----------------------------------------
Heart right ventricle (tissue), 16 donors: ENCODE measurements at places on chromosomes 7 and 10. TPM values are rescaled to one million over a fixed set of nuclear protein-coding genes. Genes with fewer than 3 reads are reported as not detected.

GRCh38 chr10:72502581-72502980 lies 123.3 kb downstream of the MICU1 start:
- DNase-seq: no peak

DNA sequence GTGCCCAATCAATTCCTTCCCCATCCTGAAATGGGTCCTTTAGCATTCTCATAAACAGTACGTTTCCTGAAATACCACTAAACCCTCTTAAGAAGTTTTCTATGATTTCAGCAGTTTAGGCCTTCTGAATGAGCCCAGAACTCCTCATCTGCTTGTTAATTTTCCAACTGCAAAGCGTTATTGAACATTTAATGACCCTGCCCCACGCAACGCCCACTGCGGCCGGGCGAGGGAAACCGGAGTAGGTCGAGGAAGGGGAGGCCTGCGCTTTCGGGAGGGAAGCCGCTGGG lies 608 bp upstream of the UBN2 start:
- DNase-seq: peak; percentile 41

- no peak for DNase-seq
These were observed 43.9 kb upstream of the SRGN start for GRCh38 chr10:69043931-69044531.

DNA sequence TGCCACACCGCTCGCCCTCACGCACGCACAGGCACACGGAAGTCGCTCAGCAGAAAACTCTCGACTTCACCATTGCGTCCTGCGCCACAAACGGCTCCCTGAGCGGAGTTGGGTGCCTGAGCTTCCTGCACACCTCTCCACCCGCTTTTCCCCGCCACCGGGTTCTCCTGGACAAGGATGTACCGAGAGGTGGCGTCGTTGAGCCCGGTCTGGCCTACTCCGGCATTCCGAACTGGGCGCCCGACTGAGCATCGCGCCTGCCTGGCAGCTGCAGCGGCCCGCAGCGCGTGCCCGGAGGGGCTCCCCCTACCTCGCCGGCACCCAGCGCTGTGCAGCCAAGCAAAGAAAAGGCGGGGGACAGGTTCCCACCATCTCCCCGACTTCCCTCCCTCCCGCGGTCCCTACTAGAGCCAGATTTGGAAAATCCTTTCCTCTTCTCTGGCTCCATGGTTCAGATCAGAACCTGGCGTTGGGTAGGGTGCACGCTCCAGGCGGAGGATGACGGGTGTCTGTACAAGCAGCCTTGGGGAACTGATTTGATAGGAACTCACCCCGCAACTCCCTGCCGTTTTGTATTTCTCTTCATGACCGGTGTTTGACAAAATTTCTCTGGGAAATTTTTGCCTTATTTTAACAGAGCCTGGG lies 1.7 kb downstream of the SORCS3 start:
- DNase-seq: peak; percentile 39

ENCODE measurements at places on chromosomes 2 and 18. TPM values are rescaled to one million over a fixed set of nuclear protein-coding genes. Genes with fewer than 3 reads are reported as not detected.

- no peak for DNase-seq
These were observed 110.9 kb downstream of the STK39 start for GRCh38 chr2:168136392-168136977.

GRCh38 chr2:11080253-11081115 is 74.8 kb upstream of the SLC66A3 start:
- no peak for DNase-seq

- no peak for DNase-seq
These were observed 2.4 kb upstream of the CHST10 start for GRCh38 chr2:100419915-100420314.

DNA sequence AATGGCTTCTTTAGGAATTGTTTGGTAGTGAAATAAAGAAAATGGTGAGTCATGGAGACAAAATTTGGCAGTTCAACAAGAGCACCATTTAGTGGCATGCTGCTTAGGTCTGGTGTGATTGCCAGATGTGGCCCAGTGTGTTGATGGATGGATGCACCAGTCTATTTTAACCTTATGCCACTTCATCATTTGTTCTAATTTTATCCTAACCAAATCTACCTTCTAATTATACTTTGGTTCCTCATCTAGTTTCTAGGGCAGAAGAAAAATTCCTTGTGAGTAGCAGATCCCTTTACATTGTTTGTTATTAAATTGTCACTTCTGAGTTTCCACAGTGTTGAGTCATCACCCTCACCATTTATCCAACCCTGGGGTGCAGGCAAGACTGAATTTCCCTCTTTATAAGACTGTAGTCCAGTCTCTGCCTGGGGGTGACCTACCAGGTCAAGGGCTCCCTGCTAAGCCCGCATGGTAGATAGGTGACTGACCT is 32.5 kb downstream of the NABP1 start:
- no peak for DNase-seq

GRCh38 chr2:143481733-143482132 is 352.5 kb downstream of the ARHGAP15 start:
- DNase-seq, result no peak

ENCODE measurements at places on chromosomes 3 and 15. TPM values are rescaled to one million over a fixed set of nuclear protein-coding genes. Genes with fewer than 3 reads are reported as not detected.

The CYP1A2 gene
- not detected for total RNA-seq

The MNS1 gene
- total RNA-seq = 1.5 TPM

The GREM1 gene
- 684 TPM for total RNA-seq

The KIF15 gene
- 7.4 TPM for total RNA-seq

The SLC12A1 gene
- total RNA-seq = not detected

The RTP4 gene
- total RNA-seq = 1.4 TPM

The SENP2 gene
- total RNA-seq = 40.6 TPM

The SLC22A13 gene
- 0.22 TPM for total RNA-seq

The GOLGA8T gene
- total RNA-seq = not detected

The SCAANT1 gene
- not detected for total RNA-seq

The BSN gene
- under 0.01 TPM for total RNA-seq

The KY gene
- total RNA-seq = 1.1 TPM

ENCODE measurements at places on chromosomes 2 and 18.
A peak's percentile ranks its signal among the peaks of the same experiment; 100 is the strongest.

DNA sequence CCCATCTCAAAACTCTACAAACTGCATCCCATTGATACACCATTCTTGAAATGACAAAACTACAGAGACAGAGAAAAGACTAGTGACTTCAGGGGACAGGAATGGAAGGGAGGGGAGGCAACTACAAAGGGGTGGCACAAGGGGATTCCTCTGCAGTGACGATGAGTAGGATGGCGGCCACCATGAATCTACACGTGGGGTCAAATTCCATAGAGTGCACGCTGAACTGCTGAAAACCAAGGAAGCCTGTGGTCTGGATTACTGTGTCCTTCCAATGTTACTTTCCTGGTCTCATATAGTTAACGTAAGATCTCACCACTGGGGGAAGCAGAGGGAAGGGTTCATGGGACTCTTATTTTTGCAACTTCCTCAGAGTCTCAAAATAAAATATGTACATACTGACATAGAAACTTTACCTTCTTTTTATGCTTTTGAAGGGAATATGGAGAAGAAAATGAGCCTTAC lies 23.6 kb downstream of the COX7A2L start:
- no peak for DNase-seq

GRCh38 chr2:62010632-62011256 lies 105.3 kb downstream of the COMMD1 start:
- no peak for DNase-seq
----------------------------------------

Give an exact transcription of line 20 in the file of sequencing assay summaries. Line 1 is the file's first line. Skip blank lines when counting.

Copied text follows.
- DNase-seq, result no peak